Had colleague Ivan Maisel not spelled out a little-known rule about the College Football Hall of Fame's induction procedures, there would likely be some righteous outrage in Lincoln, Neb., and Columbus, Ohio, today.
Maisel wrote this morning that the Hall has a rule preventing the selection of players from the same school in back-to-back years. That must have been the only thing keeping Nebraska's Tommie Frazier and Ohio State's Orlando Pace from being elected this year.
Frazier is simply one of the greatest college football players of all time, leading the Cornhuskers to two national titles. Pace is the only player ever to win the Lombardi Award twice as one of the best offensive linemen in the history of the sport.
But Nebraska and Ohio State both had inductees last year in Will Shields and Eddie George, respectively. So it was no dice for Frazier and Pace. What makes no sense, though, is that both players were on the ballot for induction this year, even though they apparently weren't eligible.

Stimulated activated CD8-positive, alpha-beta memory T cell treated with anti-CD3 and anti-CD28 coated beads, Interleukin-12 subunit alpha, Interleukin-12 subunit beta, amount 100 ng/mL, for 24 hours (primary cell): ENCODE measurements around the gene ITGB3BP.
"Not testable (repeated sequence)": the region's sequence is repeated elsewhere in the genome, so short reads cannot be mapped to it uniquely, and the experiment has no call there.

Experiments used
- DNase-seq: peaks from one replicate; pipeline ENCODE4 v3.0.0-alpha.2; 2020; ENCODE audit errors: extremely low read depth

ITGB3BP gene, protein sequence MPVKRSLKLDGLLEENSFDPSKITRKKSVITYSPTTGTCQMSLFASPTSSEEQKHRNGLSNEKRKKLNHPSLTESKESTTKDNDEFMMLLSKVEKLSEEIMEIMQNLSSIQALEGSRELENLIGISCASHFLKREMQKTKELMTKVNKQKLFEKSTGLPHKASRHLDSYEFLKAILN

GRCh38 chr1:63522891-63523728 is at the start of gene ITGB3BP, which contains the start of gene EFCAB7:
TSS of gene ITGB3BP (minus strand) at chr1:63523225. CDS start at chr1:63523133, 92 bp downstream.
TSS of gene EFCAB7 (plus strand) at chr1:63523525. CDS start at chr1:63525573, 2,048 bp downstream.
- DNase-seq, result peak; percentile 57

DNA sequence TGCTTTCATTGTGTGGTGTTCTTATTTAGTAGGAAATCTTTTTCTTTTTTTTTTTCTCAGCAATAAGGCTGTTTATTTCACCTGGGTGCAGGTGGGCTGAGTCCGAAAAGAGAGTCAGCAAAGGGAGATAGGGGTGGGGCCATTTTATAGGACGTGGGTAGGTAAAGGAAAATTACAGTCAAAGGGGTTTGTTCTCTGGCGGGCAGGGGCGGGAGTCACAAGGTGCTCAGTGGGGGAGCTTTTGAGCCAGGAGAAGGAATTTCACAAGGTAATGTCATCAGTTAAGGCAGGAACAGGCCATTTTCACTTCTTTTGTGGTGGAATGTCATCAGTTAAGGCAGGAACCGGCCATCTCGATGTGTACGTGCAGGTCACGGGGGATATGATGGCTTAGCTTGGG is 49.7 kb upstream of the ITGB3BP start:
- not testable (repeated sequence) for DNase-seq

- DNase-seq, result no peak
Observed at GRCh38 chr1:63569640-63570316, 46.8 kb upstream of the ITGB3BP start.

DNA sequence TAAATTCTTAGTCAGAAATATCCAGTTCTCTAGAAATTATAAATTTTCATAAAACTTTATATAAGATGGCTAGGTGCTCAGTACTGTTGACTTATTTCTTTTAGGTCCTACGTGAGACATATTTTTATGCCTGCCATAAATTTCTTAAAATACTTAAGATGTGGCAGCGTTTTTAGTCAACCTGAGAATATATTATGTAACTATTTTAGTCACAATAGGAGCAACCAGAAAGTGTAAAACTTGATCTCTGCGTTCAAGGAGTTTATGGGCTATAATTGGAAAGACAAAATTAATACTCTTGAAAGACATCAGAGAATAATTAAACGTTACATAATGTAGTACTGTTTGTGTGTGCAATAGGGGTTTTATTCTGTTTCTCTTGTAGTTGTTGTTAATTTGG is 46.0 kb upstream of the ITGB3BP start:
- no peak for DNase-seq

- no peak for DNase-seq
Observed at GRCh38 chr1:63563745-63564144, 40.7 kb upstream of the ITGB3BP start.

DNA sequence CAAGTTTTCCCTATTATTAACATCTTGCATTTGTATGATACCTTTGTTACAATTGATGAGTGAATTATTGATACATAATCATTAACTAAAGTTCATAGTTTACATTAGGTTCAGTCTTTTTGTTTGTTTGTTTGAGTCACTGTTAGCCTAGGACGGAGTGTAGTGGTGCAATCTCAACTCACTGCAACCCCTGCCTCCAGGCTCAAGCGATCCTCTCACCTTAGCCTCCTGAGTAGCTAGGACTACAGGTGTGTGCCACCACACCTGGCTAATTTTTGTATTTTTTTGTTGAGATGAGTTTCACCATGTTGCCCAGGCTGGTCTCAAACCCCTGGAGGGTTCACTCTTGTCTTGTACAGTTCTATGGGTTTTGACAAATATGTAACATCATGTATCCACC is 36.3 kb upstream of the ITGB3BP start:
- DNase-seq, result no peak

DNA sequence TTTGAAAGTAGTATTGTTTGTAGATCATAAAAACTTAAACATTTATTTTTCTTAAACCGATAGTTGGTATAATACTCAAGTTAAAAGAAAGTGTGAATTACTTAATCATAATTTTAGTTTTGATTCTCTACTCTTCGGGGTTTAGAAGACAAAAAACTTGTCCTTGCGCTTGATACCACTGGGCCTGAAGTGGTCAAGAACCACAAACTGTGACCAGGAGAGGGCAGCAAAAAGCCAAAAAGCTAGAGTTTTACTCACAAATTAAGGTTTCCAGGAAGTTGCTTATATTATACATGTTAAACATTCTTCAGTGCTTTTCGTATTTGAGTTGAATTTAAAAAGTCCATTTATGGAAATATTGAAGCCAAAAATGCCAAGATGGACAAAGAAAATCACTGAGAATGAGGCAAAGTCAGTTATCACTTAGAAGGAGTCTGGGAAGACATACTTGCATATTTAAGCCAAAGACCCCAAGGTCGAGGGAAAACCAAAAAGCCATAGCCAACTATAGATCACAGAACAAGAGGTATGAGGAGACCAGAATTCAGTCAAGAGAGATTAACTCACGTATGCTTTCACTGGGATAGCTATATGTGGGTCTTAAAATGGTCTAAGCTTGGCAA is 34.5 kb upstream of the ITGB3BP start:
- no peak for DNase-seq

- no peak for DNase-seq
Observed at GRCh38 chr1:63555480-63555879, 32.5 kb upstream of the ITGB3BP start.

Sometimes it's an honor just to be nominated. But in the case of these two legends, it will be a miscarriage of justice if they're not enshrined. Certainly, you can't say that Syracuse's Art Monk -- who had 102 catches in his college career and never more than 40 in a season for the Orange -- is more deserving than Pace or Frazier when it comes to college achievements.
The rule does not seem necessary, given how many great players come from major schools. But the voters should do the right thing and elect Frazier and Pace next year -- unanimously.